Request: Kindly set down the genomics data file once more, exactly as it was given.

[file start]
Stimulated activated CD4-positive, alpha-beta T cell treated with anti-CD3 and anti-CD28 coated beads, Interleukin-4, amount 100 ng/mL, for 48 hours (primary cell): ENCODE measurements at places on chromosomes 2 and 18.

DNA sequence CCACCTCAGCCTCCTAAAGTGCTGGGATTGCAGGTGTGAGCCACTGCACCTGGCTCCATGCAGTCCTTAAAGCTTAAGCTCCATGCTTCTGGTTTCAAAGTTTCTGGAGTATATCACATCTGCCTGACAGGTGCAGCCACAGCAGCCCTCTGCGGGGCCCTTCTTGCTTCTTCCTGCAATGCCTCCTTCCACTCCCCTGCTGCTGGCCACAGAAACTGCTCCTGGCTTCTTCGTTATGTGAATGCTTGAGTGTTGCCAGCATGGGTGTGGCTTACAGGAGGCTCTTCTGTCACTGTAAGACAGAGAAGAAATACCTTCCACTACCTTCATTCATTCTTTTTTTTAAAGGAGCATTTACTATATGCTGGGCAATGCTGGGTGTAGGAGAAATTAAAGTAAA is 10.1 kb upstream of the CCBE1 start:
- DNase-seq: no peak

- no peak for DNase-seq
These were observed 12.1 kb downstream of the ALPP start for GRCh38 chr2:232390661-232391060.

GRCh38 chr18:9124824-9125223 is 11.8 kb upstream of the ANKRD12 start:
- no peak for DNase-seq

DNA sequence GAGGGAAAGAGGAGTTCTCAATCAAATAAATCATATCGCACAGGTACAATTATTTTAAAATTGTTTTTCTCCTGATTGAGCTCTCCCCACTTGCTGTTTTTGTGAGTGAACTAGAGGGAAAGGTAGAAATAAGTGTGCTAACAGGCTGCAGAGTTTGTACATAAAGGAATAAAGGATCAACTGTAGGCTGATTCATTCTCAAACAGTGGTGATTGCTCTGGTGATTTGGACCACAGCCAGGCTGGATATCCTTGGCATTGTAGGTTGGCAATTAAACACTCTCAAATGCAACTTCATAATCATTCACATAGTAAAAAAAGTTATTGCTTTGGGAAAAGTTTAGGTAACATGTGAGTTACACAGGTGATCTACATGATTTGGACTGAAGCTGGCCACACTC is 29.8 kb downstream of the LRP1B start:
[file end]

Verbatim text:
Stimulated activated CD4-positive, alpha-beta T cell treated with anti-CD3 and anti-CD28 coated beads, Interleukin-4, amount 100 ng/mL, for 48 hours (primary cell): ENCODE measurements at places on chromosomes 2 and 18.

DNA sequence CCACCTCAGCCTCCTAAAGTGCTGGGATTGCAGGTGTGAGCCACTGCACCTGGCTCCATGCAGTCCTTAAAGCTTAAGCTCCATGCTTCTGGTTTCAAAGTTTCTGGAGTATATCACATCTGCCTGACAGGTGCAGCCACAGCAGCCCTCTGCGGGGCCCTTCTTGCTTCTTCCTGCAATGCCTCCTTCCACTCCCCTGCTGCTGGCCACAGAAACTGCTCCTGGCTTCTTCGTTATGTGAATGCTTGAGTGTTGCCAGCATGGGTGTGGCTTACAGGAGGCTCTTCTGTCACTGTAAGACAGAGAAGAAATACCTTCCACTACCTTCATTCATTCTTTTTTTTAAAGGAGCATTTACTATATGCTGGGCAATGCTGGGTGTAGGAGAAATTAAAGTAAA is 10.1 kb upstream of the CCBE1 start:
- DNase-seq: no peak

- no peak for DNase-seq
These were observed 12.1 kb downstream of the ALPP start for GRCh38 chr2:232390661-232391060.

GRCh38 chr18:9124824-9125223 is 11.8 kb upstream of the ANKRD12 start:
- no peak for DNase-seq

DNA sequence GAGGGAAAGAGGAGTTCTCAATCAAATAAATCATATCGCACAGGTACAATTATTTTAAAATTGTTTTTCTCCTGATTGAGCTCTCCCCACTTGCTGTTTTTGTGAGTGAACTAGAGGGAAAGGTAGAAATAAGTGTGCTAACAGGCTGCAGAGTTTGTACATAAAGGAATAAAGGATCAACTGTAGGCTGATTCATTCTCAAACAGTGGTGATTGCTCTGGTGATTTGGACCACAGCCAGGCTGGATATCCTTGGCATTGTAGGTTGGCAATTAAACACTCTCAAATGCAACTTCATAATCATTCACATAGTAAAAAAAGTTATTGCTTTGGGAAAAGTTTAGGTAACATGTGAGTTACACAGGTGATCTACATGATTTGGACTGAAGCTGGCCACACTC is 29.8 kb downstream of the LRP1B start: